This pie has good orange flavor, but the filling’s a little dry. If I make this one again, I may try adding a few tablespoons of heavy cream to the batter or try swapping out a couple of the whole eggs for just yolks to see if that adds more moisture. I like the pasta frolla dough, too, although I wish the lattice strips had gotten a little more color in the oven. Looking back, I see that with the Rustica, I eggwashed the lattice for some browning action…seems I always look back a little too late.
Tags: baking, bread
A couple of weeks ago, the group made the Pebble Bread recipe from Jeffrey Alford and Naomi Duguid, world travellers who have brought us a few other flatbreads you may or may not remember. I was all geared up to make this one, and then I didn’t. Sometimes I just run out of gas. Thankfully we get a make-up week every now and again.
Pebble Bread is a round Moroccan flatbread; traditionally baked on hot pebbles, it gets dimply and a little puffed. The not-so-traditional Western method we used here involves a bowl of water, your fingertips, and a heavy skillet…first dipping a rolled out dough round into water to create steam, next quickly dimpling it with your fingertips, then starting the bread in a skillet on the stovetop to cook the bottom, and finishing it under the broiler to cook the top.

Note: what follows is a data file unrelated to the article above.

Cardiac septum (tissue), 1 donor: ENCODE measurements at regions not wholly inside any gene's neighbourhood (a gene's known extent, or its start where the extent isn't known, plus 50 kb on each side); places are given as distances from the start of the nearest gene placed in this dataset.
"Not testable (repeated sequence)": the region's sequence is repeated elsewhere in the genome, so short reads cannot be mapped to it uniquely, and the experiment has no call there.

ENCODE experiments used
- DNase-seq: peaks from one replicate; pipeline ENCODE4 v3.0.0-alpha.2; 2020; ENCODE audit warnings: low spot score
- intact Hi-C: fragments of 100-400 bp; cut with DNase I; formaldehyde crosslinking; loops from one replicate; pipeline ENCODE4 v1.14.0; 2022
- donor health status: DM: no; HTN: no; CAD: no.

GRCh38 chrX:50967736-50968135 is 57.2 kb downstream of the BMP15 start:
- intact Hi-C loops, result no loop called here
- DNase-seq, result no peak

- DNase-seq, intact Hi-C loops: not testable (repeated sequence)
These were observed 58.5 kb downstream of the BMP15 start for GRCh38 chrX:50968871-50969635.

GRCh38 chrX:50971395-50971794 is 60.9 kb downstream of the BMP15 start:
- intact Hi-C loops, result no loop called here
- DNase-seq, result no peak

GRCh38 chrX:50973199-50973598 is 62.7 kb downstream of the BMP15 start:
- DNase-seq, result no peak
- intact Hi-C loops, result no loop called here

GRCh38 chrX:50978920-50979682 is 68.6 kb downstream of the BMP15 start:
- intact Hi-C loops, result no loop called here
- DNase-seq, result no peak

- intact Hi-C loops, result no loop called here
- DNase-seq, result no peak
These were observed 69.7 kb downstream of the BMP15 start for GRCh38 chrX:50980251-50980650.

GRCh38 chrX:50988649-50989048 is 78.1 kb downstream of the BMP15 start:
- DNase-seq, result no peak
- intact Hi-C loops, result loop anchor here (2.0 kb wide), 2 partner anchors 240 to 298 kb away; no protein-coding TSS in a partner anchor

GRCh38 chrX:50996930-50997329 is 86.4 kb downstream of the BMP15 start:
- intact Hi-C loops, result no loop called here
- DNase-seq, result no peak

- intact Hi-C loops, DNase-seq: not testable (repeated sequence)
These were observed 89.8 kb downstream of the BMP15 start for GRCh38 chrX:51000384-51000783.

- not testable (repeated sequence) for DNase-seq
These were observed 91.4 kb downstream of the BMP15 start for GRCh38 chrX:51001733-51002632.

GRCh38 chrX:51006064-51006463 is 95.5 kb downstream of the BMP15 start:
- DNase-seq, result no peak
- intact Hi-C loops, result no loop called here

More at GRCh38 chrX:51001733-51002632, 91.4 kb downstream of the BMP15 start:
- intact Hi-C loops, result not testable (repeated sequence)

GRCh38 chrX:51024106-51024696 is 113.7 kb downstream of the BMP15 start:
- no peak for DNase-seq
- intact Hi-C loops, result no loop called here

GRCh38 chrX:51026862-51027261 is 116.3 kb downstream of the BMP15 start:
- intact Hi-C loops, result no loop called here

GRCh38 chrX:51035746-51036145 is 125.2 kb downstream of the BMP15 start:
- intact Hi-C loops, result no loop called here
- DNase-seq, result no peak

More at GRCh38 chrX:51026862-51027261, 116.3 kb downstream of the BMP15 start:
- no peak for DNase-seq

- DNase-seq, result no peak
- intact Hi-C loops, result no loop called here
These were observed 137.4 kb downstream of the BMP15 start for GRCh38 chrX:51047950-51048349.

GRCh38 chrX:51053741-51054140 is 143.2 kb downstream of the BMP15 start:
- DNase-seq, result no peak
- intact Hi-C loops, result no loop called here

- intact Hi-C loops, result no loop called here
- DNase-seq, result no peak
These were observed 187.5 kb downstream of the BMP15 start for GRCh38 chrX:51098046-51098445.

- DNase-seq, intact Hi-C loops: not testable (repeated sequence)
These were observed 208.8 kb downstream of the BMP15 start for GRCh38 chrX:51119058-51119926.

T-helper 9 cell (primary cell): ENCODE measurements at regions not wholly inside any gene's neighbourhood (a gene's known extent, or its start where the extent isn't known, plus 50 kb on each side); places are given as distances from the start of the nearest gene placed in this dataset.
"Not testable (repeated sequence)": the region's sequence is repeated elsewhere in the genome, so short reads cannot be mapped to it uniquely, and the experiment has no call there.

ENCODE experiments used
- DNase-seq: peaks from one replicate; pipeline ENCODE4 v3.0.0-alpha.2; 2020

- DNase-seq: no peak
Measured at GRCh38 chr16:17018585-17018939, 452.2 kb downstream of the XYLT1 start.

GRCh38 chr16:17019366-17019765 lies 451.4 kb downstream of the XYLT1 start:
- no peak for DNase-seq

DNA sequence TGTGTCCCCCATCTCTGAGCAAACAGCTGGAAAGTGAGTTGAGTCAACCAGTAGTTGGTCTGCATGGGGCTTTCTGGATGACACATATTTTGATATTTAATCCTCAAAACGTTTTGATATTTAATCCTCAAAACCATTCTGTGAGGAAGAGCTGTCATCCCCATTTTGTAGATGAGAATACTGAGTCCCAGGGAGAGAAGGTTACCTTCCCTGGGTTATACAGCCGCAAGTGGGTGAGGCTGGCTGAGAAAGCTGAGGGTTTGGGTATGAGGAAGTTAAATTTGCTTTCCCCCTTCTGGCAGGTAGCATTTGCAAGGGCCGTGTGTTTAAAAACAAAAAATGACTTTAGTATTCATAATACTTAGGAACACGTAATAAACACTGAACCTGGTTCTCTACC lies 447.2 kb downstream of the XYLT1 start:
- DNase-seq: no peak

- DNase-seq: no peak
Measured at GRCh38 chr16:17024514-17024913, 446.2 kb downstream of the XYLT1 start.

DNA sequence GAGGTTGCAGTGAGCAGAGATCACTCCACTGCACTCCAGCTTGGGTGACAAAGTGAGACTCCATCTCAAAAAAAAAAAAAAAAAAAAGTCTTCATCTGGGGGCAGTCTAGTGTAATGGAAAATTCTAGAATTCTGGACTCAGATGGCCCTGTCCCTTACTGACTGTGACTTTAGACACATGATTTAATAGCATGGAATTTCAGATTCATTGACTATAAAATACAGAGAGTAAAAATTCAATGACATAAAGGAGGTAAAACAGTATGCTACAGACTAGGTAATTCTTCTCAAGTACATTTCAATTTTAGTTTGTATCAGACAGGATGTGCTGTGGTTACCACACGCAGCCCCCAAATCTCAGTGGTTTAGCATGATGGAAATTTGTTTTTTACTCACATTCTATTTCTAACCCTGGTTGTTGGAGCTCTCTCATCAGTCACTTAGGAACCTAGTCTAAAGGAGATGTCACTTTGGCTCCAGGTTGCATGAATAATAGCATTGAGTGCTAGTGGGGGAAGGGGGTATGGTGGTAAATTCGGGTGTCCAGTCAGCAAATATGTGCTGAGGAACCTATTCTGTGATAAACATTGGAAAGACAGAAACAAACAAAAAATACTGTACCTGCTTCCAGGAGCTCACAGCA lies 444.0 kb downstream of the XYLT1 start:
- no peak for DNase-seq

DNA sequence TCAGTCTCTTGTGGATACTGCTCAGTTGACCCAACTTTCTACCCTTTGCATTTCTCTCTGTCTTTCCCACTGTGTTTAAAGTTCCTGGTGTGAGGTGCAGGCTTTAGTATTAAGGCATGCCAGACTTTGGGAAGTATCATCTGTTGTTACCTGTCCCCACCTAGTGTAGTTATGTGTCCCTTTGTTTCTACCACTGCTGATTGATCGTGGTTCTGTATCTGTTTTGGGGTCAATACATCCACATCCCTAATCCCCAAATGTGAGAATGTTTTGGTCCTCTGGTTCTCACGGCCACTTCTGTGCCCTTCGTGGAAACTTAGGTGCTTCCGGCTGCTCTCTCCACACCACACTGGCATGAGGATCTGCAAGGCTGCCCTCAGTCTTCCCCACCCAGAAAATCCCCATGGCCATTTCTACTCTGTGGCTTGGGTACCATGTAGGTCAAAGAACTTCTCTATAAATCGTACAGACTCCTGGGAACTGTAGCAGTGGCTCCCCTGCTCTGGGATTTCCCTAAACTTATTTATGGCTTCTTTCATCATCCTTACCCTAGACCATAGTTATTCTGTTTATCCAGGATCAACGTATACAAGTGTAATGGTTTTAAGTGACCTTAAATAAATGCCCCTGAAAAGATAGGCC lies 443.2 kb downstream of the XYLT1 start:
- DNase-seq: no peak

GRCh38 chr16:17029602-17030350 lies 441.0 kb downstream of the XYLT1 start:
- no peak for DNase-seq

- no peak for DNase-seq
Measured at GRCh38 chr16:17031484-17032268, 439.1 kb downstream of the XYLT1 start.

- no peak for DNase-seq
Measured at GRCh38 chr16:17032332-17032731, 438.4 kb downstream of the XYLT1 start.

I only made half a recipe (four large-enough-to-share pieces of bread) and since I used two skillets and they take just a few minutes each to cook, I worked though the process pretty quickly. Of course I totes torched the top of my first one under the broiler, but, just like my morning toast, it was nothing a little scrapey-scrape with a serrated knife couldn’t fix. You learn, eat your mistake before anyone else sees it, adjust and keep going.